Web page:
I have been feeling rather solicitous towards the Chicago Tribune recently by virtue of several nice things about Senator Barack Obama that have appeared on its editorial pages. The Tribune is certainly not the conservative bastion it once was, but it still so consistently prefers Republicans that any positive thing it has to say about a Democrat can be considered high praise. However, its lead editorial today demonstrated a witlessness that makes me doubt its powers of discernment:
The headline read: Driving—or not—at 16 with the subheadline Car accidents cause 40 percent of all deaths of 16- and 17-year olds. While this seems alarming, it strikes me as akin to the California state legislator who was distressed to learn that half the students in her district were below the 50th percentile in math and reading.
The fact of the matter is that 16- and 17-year olds are unlikely to die of cancer, stroke, heart disease, Alzheimers, and a host of other natural causes that regularly afflict older people. When a teenager dies, it is overwhelmingly likely to be from some form of accident or other preventable stupidity. I see nothing surprising in the most common such occurrence being automobile accidents.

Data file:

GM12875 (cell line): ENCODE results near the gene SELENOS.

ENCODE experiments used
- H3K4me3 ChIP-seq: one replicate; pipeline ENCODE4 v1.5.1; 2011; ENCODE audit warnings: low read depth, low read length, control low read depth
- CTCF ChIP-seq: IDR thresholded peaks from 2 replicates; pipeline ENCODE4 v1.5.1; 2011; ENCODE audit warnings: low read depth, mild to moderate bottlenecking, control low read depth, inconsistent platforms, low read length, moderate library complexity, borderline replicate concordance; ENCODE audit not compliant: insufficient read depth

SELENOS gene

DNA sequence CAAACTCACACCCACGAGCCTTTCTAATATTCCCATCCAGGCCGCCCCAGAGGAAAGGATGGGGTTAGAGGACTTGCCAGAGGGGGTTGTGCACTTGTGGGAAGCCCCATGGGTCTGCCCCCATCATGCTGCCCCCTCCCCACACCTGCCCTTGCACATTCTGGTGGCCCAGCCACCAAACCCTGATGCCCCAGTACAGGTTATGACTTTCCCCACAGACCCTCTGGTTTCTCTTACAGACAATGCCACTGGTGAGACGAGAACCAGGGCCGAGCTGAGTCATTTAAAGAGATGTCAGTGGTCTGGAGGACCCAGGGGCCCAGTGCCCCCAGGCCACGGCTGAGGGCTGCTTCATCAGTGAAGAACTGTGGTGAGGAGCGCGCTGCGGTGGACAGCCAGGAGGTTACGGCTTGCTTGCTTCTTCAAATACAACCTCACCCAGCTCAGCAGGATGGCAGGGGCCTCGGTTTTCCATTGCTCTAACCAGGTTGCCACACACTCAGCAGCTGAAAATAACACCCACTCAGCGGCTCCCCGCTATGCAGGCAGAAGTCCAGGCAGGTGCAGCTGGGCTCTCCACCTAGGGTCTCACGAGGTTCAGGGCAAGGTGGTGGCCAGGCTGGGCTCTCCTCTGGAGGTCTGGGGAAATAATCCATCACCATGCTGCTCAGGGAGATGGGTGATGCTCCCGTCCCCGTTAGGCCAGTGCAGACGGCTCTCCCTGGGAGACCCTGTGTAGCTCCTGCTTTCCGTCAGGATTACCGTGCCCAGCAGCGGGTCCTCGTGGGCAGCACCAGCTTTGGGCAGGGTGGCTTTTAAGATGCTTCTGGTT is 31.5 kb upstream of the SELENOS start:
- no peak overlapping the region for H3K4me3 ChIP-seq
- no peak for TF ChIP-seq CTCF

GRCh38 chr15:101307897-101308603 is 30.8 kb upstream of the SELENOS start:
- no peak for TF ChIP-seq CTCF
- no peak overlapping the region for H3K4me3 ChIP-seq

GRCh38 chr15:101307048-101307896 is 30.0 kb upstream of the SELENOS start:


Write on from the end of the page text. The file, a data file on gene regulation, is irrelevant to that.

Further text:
40 percent may in fact be a statistic that gives cause for concern, but it does not do so on its face. We would expect a significant increase in the death rate from auto accidents between the ages of 15 and 16 simply because that is when teenagers start driving and they are in cars more. Without examining whether the decline in the rate between the ages of 17 and say 25 is greater than would be expected by the natural susceptibility to other afflictions that comes with aging, it would be foolish to say that increasing the driving age is going to accomplish much other than requiring teenagers to be ferried around by their parents more.
I don’t wish to make light of the death of teenagers in any way whatsoever, but teenagers have a greater likelihood of dying in car accidents than octogenarians just as octogenarians have a greater likelihood of dying from the diseases of old age. Standing alone, the statistic is not one that dictates any specific course of action and the Tribune should be embarrassed to trumpet it in the way that it does.